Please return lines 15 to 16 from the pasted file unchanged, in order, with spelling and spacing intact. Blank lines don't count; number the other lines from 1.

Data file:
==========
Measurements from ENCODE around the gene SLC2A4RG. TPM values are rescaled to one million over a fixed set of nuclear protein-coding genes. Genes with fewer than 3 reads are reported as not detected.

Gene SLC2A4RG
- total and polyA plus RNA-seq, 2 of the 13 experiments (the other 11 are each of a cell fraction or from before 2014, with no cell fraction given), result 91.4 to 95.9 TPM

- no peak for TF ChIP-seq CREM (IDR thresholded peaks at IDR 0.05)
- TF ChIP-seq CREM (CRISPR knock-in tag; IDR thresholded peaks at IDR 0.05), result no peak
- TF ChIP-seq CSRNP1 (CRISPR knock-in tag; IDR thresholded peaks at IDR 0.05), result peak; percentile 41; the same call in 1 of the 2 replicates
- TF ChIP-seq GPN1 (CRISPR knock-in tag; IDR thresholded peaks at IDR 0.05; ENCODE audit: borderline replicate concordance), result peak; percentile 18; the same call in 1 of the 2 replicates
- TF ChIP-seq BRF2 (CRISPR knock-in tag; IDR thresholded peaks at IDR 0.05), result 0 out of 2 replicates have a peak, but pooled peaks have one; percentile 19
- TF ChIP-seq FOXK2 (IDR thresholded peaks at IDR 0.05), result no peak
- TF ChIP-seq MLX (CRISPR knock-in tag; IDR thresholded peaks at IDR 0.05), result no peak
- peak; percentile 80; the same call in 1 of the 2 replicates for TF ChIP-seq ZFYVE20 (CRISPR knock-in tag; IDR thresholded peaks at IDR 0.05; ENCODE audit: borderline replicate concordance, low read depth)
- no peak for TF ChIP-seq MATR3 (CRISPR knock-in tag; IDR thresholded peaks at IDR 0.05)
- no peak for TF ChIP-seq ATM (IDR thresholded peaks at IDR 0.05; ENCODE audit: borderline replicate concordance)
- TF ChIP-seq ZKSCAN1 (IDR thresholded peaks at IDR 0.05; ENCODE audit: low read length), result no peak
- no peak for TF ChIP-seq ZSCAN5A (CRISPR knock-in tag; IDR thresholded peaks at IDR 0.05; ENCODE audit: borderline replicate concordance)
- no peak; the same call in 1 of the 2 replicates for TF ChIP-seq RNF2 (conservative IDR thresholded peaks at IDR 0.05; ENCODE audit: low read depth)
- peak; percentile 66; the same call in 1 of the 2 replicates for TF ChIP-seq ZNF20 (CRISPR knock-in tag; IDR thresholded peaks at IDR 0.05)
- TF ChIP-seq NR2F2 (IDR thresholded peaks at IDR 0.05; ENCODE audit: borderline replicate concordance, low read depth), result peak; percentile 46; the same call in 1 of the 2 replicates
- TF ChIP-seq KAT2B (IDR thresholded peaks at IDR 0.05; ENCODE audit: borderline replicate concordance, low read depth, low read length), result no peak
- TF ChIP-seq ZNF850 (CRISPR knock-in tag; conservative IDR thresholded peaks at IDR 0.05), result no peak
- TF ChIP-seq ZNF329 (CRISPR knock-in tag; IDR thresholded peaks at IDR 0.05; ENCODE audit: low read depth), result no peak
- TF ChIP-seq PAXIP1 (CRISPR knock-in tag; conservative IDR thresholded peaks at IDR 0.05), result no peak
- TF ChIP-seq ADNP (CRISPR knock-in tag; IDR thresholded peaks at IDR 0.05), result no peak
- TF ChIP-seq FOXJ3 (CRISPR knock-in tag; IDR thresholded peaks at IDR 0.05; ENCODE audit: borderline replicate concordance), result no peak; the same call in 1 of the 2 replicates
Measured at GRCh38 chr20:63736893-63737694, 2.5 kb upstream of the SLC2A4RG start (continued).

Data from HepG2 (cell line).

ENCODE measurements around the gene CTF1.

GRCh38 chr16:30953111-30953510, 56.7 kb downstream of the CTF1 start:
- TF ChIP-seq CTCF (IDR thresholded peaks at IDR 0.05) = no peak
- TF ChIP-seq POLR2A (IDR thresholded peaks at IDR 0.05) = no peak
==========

- no peak for TF ChIP-seq ZSCAN5A (CRISPR knock-in tag; IDR thresholded peaks at IDR 0.05; ENCODE audit: borderline replicate concordance)
- no peak; the same call in 1 of the 2 replicates for TF ChIP-seq RNF2 (conservative IDR thresholded peaks at IDR 0.05; ENCODE audit: low read depth)